The major goal of this project is to discover genetic factors and biophysical mechanisms that cause congenital contractures (e.g., clubfoot) in Distal Arthrogryposis (DA) syndromes, the most common cause of heritable contractures. We have delineated 10 different DA syndromes (i.e., DA1-DA10) and discovered that mutations in any one of 9 genes that encode myosins or regulatory proteins (i.e., troponin complex, tropomyosins, myosin binding proteins) collectively explain ~50% of DA cases. Using a resource of ~340 families and nearly 600 cases with DA, we will in Aim 1 discover new genes for both well known and novel forms of DA. This will be accomplished using both conventional candidate gene and linkage approaches, and facilitated by mapping data that show we have defined several new DA loci. We will also use a novel strategy to find genes for rare, monogenic disorders that involves massively parallel resequencing of all protein coding sequences in the human genome (the """"""""exome""""""""). The proteins encoded by the genes we have, to date, found to underlie DA are perhaps both quantitatively and qualitatively the most important molecules in skeletal muscle as they bring about the production of force. Consistent with this observation, we have shown that individual myofibers from persons with mutations in MYH3, the most common cause of DA, exhibit both diminished force production and increased time to relaxation. Therefore, in Aim 2 we will explore the mechanism(s) by which dysfunction of the contractile apparatus of skeletal myofibers in persons with mutations in different DA genes cause congenital contractures. Discovery of the genetic variants influencing DA disorders will substantially expand our understanding of biology of congenital contractures and will facilitate accurate diagnosis and improved management of myopathies in general, a group of diseases that broadly affects children and adults in our country. Our findings may well provide insights for novel therapeutics to mitigate or prevent congenital contractures in the U.S. and globally.)

Public Health Relevance

The major goal of this project is to identify gene variations that cause congenital contractures and understand how these variations affect force production in muscle. This goal will be accomplished by applying both conventional and novel gene discovery approaches using a cohort of 339 families with distal arthrogryposis syndromes, and directly measuring the contractile performance of skeletal myofibers from affected persons. Finding these genes will improve our understanding of the biology of congenital contractures, improve their management, and provide information for the development of novel therapeutics.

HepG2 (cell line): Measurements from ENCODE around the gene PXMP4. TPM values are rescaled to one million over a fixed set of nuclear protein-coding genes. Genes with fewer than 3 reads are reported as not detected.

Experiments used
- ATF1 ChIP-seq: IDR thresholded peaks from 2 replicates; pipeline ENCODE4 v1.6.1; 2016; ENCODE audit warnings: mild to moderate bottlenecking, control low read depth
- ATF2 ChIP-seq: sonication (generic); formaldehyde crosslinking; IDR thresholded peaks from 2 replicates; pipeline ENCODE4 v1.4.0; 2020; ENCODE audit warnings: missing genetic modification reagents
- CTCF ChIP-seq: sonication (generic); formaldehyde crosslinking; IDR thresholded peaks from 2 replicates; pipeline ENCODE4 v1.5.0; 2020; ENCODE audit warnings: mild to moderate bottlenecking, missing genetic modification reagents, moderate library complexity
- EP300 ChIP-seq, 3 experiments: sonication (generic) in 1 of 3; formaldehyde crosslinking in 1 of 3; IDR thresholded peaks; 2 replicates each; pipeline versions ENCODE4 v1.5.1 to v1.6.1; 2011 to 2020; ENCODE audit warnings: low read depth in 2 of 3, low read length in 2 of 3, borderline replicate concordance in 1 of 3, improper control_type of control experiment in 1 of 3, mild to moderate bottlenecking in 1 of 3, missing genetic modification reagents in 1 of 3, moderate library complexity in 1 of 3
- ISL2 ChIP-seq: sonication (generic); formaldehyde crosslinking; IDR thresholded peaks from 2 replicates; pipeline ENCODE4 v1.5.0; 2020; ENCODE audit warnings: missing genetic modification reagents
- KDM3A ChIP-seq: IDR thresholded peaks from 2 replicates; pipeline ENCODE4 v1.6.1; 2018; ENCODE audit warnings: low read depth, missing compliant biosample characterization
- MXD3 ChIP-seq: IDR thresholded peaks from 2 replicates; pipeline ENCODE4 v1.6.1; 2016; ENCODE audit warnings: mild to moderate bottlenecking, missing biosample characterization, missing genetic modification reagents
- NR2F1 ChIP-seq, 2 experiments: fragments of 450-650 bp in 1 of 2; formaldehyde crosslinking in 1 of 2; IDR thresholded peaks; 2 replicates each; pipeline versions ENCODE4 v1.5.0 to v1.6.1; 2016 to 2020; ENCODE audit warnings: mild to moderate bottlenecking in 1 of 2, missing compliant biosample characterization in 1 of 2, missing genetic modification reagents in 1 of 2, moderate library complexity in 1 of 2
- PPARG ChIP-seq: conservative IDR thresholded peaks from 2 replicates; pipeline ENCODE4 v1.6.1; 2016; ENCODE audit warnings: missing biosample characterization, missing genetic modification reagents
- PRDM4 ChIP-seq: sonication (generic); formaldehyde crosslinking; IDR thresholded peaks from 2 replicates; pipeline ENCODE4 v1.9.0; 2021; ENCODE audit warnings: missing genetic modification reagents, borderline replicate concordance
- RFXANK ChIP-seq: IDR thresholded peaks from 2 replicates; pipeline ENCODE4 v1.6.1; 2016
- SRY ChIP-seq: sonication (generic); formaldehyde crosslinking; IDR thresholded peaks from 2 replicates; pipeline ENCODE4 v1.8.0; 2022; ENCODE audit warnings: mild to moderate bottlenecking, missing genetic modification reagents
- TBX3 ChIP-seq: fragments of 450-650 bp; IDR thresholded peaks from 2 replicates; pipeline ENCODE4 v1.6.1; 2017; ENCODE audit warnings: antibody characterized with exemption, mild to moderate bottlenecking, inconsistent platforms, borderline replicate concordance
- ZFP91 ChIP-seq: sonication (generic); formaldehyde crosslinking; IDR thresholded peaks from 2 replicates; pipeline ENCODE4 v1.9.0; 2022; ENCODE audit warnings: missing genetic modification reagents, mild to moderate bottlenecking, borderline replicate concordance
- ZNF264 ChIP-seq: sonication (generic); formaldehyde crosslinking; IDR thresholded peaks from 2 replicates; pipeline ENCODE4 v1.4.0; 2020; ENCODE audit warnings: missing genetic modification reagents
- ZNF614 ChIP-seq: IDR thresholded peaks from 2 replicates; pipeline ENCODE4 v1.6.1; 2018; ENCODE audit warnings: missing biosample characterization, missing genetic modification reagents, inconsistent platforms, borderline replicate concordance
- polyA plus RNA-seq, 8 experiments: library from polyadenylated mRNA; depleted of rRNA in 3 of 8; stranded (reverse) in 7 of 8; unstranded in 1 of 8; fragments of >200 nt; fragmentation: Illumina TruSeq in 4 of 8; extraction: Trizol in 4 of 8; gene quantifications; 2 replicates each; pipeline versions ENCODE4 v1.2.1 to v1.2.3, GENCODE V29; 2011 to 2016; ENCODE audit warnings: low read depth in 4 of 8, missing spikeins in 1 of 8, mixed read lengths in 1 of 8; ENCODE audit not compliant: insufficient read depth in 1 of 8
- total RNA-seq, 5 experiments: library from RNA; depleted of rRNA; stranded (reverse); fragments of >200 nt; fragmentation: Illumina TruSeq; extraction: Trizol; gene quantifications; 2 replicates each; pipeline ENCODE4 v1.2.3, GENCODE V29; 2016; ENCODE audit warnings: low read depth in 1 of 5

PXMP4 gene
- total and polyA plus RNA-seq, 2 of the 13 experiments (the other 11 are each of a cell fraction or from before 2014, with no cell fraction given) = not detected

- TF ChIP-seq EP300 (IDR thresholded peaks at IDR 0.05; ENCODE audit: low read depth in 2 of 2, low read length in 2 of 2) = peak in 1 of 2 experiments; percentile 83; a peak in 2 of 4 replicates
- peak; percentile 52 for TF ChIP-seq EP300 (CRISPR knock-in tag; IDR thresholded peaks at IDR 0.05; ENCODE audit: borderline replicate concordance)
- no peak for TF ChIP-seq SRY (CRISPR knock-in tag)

Agency
National Institute of Health (NIH)
Institute
Eunice Kennedy Shriver National Institute of Child Health & Human Development (NICHD)
Type
Research Project (R01)
Project #
5R01HD048895-09
Application #
8687497
Study Section
Skeletal Muscle Biology and Exercise Physiology Study Section (SMEP)
Program Officer
Javois, Lorette Claire
Project Start
2005-02-01
Project End
2017-06-30
Budget Start
2014-07-01
Budget End
2015-06-30
Support Year
9
Fiscal Year
2014
Total Cost
Indirect Cost
Name
University of Washington
Department
Pediatrics
Type
Schools of Medicine
DUNS #
City
Seattle
State
WA
Country
United States
Zip Code
98195
Cheng, Yuanhua; Regnier, Michael (2016) Cardiac troponin structure-function and the influence of hypertrophic cardiomyopathy associated mutations on modulation of contractility. Arch Biochem Biophys 601:11-21
Racca, Alice W; Klaiman, Jordan M; Pioner, J Manuel et al. (2016) Contractile properties of developing human fetal cardiac muscle. J Physiol 594:437-52
Pioner, Josè Manuel; Racca, Alice W; Klaiman, Jordan M et al. (2016) Isolation and Mechanical Measurements of Myofibrils from Human Induced Pluripotent Stem Cell-Derived Cardiomyocytes. Stem Cell Reports 6:885-96
Chong, Jessica X; Yu, Joon-Ho; Lorentzen, Peter et al. (2016) Gene discovery for Mendelian conditions via social networking: de novo variants in KDM1A cause developmental delay and distinctive facial features. Genet Med 18:788-95
Lehman, William; Medlock, Greg; Li, Xiaochuan Edward et al. (2015) Phosphorylation of Ser283 enhances the stiffness of the tropomyosin head-to-tail overlap domain. Arch Biochem Biophys 571:10-5
Racca, Alice W; Beck, Anita E; McMillin, Margaret J et al. (2015) The embryonic myosin R672C mutation that underlies Freeman-Sheldon syndrome impairs cross-bridge detachment and cycling in adult skeletal muscle. Hum Mol Genet 24:3348-58
Chong, Jessica X; Burrage, Lindsay C; Beck, Anita E et al. (2015) Autosomal-Dominant Multiple Pterygium Syndrome Is Caused by Mutations in MYH3. Am J Hum Genet 96:841-9
Chong, Jessica X; McMillin, Margaret J; Shively, Kathryn M et al. (2015) De novo mutations in NALCN cause a syndrome characterized by congenital contractures of the limbs and face, hypotonia, and developmental delay. Am J Hum Genet 96:462-73
Beck, Anita E; McMillin, Margaret J; Gildersleeve, Heidi I S et al. (2014) Genotype-phenotype relationships in Freeman-Sheldon syndrome. Am J Med Genet A 164A:2808-13
McMillin, Margaret J; Beck, Anita E; Chong, Jessica X et al. (2014) Mutations in PIEZO2 cause Gordon syndrome, Marden-Walker syndrome, and distal arthrogryposis type 5. Am J Hum Genet 94:734-44

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